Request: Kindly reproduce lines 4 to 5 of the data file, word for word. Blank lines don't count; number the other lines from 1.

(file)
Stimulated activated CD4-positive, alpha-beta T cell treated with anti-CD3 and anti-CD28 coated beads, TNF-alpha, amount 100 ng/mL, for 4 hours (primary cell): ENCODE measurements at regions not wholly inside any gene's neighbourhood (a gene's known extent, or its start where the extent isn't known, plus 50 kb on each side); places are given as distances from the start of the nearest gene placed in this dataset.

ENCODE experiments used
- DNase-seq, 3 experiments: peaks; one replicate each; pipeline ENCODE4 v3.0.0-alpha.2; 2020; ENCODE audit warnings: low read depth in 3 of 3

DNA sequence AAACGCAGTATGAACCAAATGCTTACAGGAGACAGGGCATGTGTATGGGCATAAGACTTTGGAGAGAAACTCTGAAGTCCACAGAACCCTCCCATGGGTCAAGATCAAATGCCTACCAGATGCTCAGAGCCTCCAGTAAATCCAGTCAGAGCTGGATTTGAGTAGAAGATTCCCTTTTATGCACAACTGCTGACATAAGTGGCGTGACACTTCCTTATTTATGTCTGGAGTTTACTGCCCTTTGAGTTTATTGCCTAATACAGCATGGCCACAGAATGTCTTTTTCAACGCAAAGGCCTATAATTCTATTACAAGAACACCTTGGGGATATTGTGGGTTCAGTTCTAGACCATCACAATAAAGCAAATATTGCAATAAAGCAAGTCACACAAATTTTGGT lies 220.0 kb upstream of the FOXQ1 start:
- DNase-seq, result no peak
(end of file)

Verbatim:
DNA sequence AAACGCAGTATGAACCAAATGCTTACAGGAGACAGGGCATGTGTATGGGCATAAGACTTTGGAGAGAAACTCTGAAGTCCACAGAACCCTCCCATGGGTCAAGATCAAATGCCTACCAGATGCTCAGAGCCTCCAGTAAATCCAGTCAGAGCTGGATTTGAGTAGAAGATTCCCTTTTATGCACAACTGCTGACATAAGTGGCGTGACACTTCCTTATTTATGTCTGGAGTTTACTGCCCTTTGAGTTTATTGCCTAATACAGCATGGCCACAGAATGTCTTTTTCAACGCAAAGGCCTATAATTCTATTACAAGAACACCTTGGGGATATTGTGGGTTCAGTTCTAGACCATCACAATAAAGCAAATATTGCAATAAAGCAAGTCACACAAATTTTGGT lies 220.0 kb upstream of the FOXQ1 start:
- DNase-seq, result no peak